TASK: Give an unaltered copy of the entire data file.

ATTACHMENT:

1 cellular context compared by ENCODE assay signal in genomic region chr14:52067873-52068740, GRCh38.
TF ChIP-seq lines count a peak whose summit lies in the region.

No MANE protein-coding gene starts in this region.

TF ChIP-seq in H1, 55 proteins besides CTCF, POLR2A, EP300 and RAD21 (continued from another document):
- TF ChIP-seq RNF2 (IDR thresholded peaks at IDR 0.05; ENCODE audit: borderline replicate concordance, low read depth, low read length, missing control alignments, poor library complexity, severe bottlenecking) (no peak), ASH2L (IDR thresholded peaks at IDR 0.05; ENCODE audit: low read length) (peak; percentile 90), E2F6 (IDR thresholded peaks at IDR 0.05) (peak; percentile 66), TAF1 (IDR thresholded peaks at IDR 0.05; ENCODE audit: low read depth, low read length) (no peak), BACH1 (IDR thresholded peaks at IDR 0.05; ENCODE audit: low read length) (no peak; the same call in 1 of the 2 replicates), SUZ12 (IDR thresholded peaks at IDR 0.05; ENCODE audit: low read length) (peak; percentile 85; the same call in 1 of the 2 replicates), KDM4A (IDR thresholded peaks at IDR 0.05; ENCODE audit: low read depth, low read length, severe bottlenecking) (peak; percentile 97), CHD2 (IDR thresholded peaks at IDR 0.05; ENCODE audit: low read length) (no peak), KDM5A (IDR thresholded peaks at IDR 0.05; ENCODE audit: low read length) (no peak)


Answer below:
1 cellular context compared by ENCODE assay signal in genomic region chr14:52067873-52068740, GRCh38.
TF ChIP-seq lines count a peak whose summit lies in the region.

No MANE protein-coding gene starts in this region.

TF ChIP-seq in H1, 55 proteins besides CTCF, POLR2A, EP300 and RAD21 (continued from another document):
- TF ChIP-seq RNF2 (IDR thresholded peaks at IDR 0.05; ENCODE audit: borderline replicate concordance, low read depth, low read length, missing control alignments, poor library complexity, severe bottlenecking) (no peak), ASH2L (IDR thresholded peaks at IDR 0.05; ENCODE audit: low read length) (peak; percentile 90), E2F6 (IDR thresholded peaks at IDR 0.05) (peak; percentile 66), TAF1 (IDR thresholded peaks at IDR 0.05; ENCODE audit: low read depth, low read length) (no peak), BACH1 (IDR thresholded peaks at IDR 0.05; ENCODE audit: low read length) (no peak; the same call in 1 of the 2 replicates), SUZ12 (IDR thresholded peaks at IDR 0.05; ENCODE audit: low read length) (peak; percentile 85; the same call in 1 of the 2 replicates), KDM4A (IDR thresholded peaks at IDR 0.05; ENCODE audit: low read depth, low read length, severe bottlenecking) (peak; percentile 97), CHD2 (IDR thresholded peaks at IDR 0.05; ENCODE audit: low read length) (no peak), KDM5A (IDR thresholded peaks at IDR 0.05; ENCODE audit: low read length) (no peak)